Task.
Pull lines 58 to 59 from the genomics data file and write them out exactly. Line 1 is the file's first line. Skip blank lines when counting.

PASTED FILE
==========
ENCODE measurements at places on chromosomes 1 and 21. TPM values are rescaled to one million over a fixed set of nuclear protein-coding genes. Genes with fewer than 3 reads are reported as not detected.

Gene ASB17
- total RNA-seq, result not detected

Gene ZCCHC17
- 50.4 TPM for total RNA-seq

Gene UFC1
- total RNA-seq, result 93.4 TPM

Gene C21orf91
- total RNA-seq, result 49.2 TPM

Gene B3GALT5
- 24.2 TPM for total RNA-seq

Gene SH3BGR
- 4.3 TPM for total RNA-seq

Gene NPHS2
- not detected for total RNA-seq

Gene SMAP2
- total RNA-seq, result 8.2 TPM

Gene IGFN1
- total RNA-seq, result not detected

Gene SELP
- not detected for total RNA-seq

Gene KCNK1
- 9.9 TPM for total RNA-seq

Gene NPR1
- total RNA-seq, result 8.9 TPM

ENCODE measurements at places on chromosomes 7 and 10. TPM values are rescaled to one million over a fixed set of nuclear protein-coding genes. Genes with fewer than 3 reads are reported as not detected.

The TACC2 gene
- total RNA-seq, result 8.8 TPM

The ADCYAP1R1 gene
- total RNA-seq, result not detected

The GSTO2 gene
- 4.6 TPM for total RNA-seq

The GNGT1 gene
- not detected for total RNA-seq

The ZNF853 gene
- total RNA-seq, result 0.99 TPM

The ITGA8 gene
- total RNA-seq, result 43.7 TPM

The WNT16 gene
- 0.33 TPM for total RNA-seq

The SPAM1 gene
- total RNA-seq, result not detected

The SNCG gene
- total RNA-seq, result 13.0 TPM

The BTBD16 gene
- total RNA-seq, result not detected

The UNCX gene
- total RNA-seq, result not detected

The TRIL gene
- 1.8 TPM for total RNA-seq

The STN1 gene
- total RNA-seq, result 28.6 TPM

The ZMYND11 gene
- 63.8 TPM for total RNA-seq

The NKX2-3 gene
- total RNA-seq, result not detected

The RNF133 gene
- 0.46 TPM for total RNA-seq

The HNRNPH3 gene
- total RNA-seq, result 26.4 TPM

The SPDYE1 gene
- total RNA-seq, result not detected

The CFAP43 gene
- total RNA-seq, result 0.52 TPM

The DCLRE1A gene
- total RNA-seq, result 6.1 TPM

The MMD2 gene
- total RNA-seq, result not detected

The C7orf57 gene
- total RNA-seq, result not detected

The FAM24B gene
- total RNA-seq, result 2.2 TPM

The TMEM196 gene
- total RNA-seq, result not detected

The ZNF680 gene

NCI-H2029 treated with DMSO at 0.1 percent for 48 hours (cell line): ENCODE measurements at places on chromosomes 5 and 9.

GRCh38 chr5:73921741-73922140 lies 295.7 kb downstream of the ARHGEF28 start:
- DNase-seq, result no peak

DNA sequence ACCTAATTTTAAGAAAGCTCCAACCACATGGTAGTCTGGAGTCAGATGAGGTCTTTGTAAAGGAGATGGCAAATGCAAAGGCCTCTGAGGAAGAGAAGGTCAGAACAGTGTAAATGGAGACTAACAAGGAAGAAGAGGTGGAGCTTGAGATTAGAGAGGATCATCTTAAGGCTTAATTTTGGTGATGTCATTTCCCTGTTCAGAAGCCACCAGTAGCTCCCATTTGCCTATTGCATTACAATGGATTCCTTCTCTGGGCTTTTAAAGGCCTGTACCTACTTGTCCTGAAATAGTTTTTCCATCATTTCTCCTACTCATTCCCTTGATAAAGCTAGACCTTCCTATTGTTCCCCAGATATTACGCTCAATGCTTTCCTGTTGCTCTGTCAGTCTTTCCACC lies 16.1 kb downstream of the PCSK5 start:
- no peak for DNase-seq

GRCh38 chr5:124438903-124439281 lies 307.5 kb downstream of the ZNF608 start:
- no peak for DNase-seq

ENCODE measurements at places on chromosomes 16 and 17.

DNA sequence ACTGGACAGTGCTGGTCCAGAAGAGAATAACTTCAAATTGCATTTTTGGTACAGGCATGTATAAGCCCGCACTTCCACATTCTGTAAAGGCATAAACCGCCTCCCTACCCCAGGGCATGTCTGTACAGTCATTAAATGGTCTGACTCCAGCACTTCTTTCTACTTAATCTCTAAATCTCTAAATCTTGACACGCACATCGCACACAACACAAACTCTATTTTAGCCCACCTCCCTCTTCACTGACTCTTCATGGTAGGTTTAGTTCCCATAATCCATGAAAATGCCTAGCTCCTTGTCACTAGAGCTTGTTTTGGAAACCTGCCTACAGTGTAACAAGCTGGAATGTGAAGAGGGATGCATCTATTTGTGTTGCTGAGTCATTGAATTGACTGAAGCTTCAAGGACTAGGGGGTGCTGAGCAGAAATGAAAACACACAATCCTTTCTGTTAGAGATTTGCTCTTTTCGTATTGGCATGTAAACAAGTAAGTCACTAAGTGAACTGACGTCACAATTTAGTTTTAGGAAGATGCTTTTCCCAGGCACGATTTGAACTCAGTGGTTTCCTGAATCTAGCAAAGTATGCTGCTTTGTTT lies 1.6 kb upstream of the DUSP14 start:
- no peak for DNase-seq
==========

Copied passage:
- 0.46 TPM for total RNA-seq

The HNRNPH3 gene